This post was originally published on ZPE Systems
The constant threat of cyberattacks has made network security a top priority for companies in every sector, with Gartner predicting that global cybersecurity spending will reach $188 billion in 2023. However, security continues to get more challenging due to factors like a rise in remote work, an increasing reliance on touchless internet of things (IoT) devices, and the overall decentralization of enterprise networks. It’s hard to create a secure perimeter around the enterprise when its users, devices, applications, and data could be anywhere in the world.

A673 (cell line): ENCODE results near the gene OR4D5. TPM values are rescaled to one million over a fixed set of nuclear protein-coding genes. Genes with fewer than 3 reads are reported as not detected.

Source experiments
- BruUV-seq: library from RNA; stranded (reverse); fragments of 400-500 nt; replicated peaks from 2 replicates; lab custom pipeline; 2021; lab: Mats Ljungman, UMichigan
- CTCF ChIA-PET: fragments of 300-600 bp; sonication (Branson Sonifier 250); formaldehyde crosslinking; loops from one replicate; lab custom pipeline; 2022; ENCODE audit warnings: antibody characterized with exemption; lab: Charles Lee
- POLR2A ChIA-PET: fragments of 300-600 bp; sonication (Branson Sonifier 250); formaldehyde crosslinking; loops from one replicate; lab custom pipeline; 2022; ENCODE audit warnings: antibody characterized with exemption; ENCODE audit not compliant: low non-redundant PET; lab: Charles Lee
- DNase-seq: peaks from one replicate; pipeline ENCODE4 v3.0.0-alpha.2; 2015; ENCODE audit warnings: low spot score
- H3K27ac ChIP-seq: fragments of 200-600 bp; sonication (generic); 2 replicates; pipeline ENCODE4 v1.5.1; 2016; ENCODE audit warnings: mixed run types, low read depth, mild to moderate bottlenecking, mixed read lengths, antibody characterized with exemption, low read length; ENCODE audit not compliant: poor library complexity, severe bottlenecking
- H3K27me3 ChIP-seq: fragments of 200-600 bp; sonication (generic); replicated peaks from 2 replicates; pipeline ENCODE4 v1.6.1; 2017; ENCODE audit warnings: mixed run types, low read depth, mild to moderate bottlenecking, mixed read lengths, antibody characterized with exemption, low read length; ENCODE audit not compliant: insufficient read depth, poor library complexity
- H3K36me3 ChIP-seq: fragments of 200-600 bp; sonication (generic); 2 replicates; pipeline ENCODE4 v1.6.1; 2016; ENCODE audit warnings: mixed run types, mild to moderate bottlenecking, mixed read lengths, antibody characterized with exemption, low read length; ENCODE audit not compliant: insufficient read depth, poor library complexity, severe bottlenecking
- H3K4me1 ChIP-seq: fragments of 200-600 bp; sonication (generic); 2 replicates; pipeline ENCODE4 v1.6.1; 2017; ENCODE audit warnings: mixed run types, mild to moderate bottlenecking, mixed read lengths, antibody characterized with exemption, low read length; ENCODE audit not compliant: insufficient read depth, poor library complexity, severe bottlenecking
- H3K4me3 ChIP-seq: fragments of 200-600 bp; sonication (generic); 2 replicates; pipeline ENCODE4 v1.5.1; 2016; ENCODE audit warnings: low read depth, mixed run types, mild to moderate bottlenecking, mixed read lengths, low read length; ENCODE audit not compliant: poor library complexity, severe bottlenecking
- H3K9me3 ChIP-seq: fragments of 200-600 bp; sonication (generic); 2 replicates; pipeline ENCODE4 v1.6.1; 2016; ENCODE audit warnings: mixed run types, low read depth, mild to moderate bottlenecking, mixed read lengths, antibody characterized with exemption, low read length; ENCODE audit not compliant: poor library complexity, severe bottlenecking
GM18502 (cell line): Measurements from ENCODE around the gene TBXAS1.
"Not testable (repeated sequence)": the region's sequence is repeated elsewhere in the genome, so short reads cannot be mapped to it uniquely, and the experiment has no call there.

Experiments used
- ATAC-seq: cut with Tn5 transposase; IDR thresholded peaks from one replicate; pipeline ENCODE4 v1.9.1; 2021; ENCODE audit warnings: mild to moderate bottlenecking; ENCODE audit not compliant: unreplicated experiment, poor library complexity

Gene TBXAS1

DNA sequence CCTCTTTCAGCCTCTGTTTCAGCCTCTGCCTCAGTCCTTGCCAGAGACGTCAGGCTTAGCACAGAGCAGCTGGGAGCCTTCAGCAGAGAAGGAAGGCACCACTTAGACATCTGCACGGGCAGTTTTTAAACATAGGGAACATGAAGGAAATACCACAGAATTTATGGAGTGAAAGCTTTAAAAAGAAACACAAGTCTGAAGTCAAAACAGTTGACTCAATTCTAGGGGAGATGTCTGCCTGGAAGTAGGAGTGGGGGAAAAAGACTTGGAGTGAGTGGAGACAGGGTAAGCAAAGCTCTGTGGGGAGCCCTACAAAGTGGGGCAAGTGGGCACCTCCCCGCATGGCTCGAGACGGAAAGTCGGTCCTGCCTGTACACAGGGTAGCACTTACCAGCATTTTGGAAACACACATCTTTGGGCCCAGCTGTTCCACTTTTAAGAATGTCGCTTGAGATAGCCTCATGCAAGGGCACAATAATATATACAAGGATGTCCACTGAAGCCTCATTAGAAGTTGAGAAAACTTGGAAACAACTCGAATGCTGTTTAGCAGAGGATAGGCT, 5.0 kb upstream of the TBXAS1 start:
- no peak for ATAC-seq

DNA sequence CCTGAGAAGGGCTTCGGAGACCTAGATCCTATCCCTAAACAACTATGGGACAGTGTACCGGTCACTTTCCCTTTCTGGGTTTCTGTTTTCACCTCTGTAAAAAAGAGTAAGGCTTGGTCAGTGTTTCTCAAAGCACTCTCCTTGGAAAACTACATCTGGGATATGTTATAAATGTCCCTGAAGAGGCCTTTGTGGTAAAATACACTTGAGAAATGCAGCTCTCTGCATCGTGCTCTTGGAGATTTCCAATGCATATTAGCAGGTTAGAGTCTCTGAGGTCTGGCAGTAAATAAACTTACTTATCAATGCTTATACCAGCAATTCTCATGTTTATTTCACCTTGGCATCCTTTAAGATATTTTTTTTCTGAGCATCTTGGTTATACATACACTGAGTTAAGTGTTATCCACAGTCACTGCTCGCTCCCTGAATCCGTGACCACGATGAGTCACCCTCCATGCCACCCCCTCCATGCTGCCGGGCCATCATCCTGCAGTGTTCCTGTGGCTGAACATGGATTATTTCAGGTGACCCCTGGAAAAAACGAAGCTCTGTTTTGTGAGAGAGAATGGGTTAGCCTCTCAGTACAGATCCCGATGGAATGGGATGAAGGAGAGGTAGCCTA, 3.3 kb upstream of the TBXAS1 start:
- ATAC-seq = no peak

The zero trust security methodology addresses this challenge by shrinking the focus from one large security perimeter and instead creating smaller “micro-perimeters” around each individual resource that needs defending. It’s called zero trust because it follows the principle of “never trust, always verify.” That means each user and device needs to verify its identity and prove its trustworthiness before it can penetrate the micro-perimeter. So, for example, if a cybercriminal uses stolen credentials to log into the enterprise network, they have to pass through many different security checkpoints to see or access any sensitive resources, which increases the likelihood they’ll get caught before excessive damage is done.
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